The communist virtue of doing everything as fast as possible is fervently exercised in construction, where assembling and building an apartment unit made of prefabricated units every 14 minutes has led to the catchphrase – the “Pyongyang Speed.” Experts say the heedless, headlong approach to efficiency has created fatal structural flaws in the built units, undermining safety. The collapse of a high-rise apartment building in the Pyongchon district of Pyongyang last May, where more than 300 residents reportedly have died, was also the result of such boasted-yet-ineffective efficiency, experts say.

 

The Kim Il-sung Square, a vast, empty chessboard in the heart of Pyongyang, will meet the forces of change after unification. Areas surrounding it are likely to be commodified, according to academics / Courtesy of Clemen Touzard.

Pyongyang after unification – a Capitalist City

Experts say the privileged status of Pyongyang from the rest of the country will be reversed after national unification, as the forces of market economy will bring prosperity to the smaller cities, particularly those along the Chinese border.

“There is currently a ‘bifurcation’ of economy taking place inside North Korea, with the market encroaching on the official planned economy. There will be devolution and decentralization of power,” they said.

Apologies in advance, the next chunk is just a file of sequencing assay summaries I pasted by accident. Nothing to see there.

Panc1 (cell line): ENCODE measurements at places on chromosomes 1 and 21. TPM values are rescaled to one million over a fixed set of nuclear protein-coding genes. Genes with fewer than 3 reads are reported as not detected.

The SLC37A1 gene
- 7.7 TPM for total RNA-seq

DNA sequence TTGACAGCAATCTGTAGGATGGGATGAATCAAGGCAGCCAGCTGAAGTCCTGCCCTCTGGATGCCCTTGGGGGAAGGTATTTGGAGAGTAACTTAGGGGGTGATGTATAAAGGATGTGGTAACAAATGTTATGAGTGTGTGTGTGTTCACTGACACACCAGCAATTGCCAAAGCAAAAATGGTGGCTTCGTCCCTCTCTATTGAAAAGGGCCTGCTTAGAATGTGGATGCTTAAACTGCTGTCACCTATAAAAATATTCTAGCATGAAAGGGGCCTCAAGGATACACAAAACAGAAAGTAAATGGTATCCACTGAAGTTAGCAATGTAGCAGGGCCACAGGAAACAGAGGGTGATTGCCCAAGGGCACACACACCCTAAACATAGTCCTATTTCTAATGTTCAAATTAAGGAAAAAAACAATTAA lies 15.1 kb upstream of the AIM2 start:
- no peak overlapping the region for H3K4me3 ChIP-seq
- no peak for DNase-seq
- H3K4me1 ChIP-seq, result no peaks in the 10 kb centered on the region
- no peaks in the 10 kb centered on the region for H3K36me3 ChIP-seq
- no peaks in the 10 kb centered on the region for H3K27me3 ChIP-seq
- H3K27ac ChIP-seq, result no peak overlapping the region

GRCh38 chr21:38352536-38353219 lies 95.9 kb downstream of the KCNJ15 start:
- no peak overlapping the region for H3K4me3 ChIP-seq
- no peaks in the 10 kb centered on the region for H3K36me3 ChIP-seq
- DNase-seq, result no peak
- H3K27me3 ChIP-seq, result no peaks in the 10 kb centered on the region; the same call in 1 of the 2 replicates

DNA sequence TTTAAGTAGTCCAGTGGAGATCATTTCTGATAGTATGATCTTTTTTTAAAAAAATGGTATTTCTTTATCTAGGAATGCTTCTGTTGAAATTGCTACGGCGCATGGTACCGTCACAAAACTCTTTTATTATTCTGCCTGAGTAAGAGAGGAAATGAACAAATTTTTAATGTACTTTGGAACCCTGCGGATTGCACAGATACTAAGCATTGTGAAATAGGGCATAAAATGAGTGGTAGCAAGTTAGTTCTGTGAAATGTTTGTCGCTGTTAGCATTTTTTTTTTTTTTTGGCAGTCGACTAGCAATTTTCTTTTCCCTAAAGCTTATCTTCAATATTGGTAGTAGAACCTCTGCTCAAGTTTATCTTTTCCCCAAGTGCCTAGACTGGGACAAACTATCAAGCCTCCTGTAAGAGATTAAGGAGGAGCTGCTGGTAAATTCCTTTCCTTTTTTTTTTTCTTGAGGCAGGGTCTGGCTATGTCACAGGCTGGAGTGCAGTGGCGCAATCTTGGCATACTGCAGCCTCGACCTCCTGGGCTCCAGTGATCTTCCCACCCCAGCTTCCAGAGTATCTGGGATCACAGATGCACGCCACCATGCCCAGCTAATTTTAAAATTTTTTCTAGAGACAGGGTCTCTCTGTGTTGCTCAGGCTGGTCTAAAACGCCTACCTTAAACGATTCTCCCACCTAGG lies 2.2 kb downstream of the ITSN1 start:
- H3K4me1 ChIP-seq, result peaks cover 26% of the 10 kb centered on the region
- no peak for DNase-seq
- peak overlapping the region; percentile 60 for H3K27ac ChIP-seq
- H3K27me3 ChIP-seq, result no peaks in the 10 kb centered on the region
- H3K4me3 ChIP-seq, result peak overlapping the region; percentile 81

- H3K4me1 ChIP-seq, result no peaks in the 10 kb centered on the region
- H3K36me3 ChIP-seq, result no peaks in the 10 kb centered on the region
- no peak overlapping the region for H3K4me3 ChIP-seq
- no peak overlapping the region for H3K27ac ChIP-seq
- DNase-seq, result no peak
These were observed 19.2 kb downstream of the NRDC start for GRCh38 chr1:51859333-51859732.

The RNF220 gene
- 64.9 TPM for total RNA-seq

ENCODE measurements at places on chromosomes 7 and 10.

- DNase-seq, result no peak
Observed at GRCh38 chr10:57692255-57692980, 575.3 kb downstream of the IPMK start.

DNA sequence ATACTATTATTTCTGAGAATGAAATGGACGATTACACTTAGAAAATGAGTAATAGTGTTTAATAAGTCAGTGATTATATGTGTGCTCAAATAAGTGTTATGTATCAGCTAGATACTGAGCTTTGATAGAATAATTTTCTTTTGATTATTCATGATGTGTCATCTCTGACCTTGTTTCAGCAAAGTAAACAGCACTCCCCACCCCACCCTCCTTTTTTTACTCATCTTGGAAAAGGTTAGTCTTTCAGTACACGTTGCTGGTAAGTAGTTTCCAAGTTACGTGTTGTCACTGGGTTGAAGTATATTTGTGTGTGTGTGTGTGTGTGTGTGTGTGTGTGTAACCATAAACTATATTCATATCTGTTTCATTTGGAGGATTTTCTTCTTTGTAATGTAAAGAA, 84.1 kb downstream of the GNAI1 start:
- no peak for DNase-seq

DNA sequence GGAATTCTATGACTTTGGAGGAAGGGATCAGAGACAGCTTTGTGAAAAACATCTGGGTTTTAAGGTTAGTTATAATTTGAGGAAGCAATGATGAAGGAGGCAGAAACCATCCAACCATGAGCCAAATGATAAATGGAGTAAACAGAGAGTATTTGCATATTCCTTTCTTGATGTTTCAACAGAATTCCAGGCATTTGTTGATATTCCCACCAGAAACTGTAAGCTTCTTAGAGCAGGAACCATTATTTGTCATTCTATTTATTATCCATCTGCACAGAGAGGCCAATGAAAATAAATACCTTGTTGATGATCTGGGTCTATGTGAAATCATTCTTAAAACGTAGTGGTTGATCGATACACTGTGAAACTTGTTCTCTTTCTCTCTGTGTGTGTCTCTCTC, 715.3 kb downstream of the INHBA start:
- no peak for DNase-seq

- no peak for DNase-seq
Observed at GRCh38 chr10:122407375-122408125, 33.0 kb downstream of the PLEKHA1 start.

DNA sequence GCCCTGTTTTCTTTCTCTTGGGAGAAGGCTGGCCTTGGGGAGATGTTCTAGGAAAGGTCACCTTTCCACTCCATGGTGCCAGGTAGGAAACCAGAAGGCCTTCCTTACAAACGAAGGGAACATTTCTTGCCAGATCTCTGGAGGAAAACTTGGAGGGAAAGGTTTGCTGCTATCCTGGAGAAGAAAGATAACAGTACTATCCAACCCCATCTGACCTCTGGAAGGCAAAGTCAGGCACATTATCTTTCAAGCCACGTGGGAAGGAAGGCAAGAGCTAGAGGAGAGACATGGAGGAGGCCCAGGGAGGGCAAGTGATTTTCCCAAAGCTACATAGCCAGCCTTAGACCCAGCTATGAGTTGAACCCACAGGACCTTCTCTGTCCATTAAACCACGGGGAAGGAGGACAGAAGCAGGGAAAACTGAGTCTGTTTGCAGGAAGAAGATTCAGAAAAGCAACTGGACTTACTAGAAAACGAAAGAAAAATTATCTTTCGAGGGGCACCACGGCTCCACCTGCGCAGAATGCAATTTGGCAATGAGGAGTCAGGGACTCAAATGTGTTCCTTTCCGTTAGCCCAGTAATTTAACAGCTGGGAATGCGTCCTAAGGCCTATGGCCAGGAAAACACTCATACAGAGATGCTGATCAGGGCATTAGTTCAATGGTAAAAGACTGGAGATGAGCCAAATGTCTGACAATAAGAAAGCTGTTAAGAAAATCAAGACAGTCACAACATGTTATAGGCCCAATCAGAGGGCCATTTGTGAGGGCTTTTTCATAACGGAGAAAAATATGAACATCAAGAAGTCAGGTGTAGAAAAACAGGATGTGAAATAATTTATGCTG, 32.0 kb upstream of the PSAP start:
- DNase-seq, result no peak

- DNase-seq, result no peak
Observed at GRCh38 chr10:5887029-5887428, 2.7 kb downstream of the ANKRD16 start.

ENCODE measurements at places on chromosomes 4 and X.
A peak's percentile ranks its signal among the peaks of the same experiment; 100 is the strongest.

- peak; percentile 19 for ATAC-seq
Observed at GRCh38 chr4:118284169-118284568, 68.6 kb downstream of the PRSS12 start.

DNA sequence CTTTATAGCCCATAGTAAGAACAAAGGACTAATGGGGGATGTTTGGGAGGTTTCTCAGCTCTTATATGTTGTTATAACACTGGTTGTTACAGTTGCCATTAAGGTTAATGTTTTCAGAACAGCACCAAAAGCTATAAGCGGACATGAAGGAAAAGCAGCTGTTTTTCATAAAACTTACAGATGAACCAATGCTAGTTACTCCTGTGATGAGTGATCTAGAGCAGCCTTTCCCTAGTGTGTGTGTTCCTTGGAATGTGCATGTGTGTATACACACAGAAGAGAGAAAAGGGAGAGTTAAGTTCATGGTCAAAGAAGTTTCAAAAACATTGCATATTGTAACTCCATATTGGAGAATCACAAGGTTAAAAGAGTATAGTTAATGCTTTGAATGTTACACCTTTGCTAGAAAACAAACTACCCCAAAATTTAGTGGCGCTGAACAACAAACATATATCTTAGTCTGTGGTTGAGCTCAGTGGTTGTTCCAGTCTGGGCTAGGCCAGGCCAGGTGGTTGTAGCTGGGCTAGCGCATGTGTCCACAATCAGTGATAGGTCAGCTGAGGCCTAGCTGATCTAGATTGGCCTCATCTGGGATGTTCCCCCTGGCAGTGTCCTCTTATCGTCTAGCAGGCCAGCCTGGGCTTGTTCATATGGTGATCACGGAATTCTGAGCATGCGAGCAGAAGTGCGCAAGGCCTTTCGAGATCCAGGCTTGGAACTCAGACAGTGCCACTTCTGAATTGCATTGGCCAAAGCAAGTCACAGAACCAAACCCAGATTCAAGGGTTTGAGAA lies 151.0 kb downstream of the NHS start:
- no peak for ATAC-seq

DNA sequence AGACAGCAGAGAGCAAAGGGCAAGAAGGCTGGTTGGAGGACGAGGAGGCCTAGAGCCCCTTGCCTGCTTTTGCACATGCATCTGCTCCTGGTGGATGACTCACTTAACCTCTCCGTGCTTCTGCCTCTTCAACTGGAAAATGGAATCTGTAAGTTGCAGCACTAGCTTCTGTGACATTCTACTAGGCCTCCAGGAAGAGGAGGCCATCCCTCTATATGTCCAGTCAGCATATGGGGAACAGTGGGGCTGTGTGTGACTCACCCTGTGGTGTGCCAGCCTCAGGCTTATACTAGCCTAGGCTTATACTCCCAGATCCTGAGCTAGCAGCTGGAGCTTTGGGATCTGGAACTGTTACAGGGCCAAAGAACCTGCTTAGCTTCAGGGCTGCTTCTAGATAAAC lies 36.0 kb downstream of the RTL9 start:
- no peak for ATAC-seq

The “socialist city” of Pyongyang is currently experiencing a host of problems of residential stratification, social exclusion and industrial blight, making obsolete its raison d’etre as the champion of balanced development. Academics say the troubles stem from the “systemic dilemma of socialist production and distribution” itself.

Urban planners stressed the importance of city planning after the national unification during which the nationalized properties and assets will be privatized.

“North Koreans will be more interested in practical matters of prosperity and life’s well-being than the dusted socialist ideology,” Professor Choi Mack-joong of Seoul National University said, while emphasizing the importance of gradual privatization of land. Initially acknowledging the possessory right to land and slowly transferring it to ownership right can vitalize the economy as well as prevent large-scale migration of people to South Korea, he said.